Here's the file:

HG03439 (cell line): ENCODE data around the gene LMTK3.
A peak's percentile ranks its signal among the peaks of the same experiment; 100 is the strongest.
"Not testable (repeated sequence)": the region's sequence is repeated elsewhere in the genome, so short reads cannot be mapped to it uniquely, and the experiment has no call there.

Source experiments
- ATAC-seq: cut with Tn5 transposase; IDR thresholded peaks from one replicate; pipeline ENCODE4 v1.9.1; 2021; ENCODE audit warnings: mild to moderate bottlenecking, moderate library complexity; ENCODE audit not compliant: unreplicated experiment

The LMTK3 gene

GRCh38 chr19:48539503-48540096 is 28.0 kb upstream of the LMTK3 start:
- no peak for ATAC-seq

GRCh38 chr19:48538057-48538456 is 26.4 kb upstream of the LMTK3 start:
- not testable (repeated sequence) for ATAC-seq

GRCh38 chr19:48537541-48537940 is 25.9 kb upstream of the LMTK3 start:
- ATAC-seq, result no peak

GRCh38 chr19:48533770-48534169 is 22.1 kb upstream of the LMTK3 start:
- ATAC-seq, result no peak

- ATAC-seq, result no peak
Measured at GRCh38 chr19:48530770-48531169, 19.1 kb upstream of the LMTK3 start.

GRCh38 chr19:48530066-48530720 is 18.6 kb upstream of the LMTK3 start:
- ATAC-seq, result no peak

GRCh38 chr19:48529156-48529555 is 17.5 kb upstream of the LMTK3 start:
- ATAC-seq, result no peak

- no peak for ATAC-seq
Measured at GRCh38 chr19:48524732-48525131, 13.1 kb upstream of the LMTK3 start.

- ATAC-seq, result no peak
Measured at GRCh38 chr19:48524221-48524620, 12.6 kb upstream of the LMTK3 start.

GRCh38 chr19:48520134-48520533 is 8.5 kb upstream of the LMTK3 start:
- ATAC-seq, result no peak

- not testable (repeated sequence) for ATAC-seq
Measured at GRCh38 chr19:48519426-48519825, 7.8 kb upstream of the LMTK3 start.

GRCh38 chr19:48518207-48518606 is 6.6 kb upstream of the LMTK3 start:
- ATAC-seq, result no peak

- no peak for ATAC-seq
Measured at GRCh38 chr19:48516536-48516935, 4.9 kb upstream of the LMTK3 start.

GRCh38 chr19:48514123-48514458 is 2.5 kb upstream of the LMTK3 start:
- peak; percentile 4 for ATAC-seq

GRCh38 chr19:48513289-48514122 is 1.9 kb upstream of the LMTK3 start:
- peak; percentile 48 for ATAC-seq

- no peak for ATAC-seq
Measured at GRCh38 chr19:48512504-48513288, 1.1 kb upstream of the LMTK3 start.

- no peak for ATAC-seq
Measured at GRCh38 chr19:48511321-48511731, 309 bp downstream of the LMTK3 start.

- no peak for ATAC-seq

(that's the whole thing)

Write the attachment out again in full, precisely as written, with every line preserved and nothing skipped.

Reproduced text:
HG03439 (cell line): ENCODE data around the gene LMTK3.
A peak's percentile ranks its signal among the peaks of the same experiment; 100 is the strongest.
"Not testable (repeated sequence)": the region's sequence is repeated elsewhere in the genome, so short reads cannot be mapped to it uniquely, and the experiment has no call there.

Source experiments
- ATAC-seq: cut with Tn5 transposase; IDR thresholded peaks from one replicate; pipeline ENCODE4 v1.9.1; 2021; ENCODE audit warnings: mild to moderate bottlenecking, moderate library complexity; ENCODE audit not compliant: unreplicated experiment

The LMTK3 gene

GRCh38 chr19:48539503-48540096 is 28.0 kb upstream of the LMTK3 start:
- no peak for ATAC-seq

GRCh38 chr19:48538057-48538456 is 26.4 kb upstream of the LMTK3 start:
- not testable (repeated sequence) for ATAC-seq

GRCh38 chr19:48537541-48537940 is 25.9 kb upstream of the LMTK3 start:
- ATAC-seq, result no peak

GRCh38 chr19:48533770-48534169 is 22.1 kb upstream of the LMTK3 start:
- ATAC-seq, result no peak

- ATAC-seq, result no peak
Measured at GRCh38 chr19:48530770-48531169, 19.1 kb upstream of the LMTK3 start.

GRCh38 chr19:48530066-48530720 is 18.6 kb upstream of the LMTK3 start:
- ATAC-seq, result no peak

GRCh38 chr19:48529156-48529555 is 17.5 kb upstream of the LMTK3 start:
- ATAC-seq, result no peak

- no peak for ATAC-seq
Measured at GRCh38 chr19:48524732-48525131, 13.1 kb upstream of the LMTK3 start.

- ATAC-seq, result no peak
Measured at GRCh38 chr19:48524221-48524620, 12.6 kb upstream of the LMTK3 start.

GRCh38 chr19:48520134-48520533 is 8.5 kb upstream of the LMTK3 start:
- ATAC-seq, result no peak

- not testable (repeated sequence) for ATAC-seq
Measured at GRCh38 chr19:48519426-48519825, 7.8 kb upstream of the LMTK3 start.

GRCh38 chr19:48518207-48518606 is 6.6 kb upstream of the LMTK3 start:
- ATAC-seq, result no peak

- no peak for ATAC-seq
Measured at GRCh38 chr19:48516536-48516935, 4.9 kb upstream of the LMTK3 start.

GRCh38 chr19:48514123-48514458 is 2.5 kb upstream of the LMTK3 start:
- peak; percentile 4 for ATAC-seq

GRCh38 chr19:48513289-48514122 is 1.9 kb upstream of the LMTK3 start:
- peak; percentile 48 for ATAC-seq

- no peak for ATAC-seq
Measured at GRCh38 chr19:48512504-48513288, 1.1 kb upstream of the LMTK3 start.

- no peak for ATAC-seq
Measured at GRCh38 chr19:48511321-48511731, 309 bp downstream of the LMTK3 start.

- no peak for ATAC-seq